Assessment Method for Sound Radiated by Cyclically Operating Wells Turbines

Journal Article

Title: Assessment Method for Sound Radiated by Cyclically Operating Wells Turbines
Publication Date:
June 01, 2013
Journal: International Journal of Marine Energy
Volume: 2
Pages: 12-27
Publisher: Elsevier
Affiliation:
Stressor:
Technology Type:

Document Access

Website: External Link

Citation

Starzmann, R.; Moisel, C.; Carolus, T.; Tease, K.; Arlitt, R. (2013). Assessment Method for Sound Radiated by Cyclically Operating Wells Turbines. International Journal of Marine Energy, 2, 12-27.
Abstract: 

The oscillating water column (OWC) is a system for sea wave energy conversion. This paper deals with the axial Wells turbine. Main objectives of this study are the experimental determination of aerodynamic and aero-acoustic characteristics of a laboratory scale turbine and their subsequent usage for full scale turbine performance prediction.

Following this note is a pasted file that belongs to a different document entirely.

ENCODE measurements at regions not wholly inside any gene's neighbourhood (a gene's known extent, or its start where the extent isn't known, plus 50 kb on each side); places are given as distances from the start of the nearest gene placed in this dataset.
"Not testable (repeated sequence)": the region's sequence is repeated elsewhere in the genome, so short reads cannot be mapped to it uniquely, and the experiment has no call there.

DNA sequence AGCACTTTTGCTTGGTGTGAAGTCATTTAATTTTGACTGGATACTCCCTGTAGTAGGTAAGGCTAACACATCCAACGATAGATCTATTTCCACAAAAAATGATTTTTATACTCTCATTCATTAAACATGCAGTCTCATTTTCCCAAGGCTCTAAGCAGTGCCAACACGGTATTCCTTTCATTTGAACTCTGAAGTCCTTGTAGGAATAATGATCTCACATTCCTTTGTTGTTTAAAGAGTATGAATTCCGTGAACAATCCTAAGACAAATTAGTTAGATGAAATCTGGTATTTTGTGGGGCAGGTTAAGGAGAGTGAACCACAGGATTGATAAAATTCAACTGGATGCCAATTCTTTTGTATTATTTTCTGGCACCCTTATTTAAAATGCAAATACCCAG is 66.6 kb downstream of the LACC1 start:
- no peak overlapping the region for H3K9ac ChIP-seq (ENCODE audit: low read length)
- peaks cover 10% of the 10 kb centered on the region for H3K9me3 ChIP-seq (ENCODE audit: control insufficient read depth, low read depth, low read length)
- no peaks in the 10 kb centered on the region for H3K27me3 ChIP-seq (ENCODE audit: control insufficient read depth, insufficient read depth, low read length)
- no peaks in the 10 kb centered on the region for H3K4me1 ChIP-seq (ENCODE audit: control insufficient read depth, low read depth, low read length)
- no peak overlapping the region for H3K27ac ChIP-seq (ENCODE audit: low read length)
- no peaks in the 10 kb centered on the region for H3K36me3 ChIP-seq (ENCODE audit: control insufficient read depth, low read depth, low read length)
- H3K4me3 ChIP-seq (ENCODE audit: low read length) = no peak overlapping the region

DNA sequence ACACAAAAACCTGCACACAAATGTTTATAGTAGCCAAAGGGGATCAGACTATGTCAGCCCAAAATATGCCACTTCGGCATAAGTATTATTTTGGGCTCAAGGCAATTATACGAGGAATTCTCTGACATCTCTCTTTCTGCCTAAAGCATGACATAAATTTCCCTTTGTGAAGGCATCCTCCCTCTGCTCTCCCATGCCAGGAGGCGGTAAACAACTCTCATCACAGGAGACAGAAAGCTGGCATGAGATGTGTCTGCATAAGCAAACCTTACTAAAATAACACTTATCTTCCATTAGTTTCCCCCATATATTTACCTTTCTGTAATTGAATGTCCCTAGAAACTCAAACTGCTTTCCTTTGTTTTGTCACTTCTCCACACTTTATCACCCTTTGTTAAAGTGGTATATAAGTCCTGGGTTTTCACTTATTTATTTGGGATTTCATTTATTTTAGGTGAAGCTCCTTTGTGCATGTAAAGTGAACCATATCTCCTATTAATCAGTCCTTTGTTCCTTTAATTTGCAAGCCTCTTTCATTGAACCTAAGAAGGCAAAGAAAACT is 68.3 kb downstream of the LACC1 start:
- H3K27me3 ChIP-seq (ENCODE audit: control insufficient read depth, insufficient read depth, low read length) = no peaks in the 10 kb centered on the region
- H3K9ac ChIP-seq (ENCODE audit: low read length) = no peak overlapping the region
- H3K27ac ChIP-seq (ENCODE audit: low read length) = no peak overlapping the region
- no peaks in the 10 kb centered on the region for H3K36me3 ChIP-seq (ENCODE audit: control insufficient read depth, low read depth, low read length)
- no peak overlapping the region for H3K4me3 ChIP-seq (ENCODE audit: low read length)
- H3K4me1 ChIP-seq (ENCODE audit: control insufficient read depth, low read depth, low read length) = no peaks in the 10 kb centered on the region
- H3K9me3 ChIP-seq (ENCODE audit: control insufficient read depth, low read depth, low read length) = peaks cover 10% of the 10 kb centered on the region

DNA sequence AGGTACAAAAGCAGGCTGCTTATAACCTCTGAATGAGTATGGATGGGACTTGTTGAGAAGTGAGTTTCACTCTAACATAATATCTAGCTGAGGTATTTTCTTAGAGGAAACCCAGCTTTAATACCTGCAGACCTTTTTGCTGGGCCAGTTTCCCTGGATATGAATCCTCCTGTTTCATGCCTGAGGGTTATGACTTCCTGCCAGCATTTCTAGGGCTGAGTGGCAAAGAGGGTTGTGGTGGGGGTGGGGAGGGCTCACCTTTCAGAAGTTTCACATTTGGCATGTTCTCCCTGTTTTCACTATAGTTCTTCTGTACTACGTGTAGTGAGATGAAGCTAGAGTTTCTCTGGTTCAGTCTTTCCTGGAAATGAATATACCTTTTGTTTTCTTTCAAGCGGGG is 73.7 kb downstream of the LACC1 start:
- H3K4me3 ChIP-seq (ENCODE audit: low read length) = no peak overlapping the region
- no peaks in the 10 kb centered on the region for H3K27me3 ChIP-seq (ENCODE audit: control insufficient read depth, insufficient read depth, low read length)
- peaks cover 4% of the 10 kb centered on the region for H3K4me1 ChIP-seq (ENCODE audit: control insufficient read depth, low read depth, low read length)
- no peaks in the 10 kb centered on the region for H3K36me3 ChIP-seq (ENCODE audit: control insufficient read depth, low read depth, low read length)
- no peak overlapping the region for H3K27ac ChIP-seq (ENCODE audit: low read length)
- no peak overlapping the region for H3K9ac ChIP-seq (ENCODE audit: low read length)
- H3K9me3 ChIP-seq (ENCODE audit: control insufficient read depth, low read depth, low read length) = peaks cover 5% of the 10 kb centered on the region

For that a model Wells turbine was built and tested on a laboratory test rig at the University of Siegen. Assuming that the steady-state characteristics hold in unsteady operation, mean quantities such as a mean efficiency and an equivalent sound power level are defined that allow the quantification of the overall performance during cyclic operation. The steady-state quantities are used to assess various control strategies and to predict the aero-acoustic performance of the full scale LIMPET turbine on Islay, Scotland.

 

In general, scaled-up acoustic laboratory test rig data correlates well with measurements from the full scale LIMPET turbine. A theoretical assessment of different control strategies under regular wave conditions demonstrates the potential of a variable speed control for reduction of equivalent sound power. Turbine operation which admits stall yields a typical signature in the equivalent sound power spectrum: a stalled Wells turbine emits low frequency noise at a level far above all levels encountered in the unstalled flow regime and hence significantly contributes to the equivalent sound power.

 

Acknowledgement: This article was identified by the Crown Estate Wave and Tidal Knowledge Network

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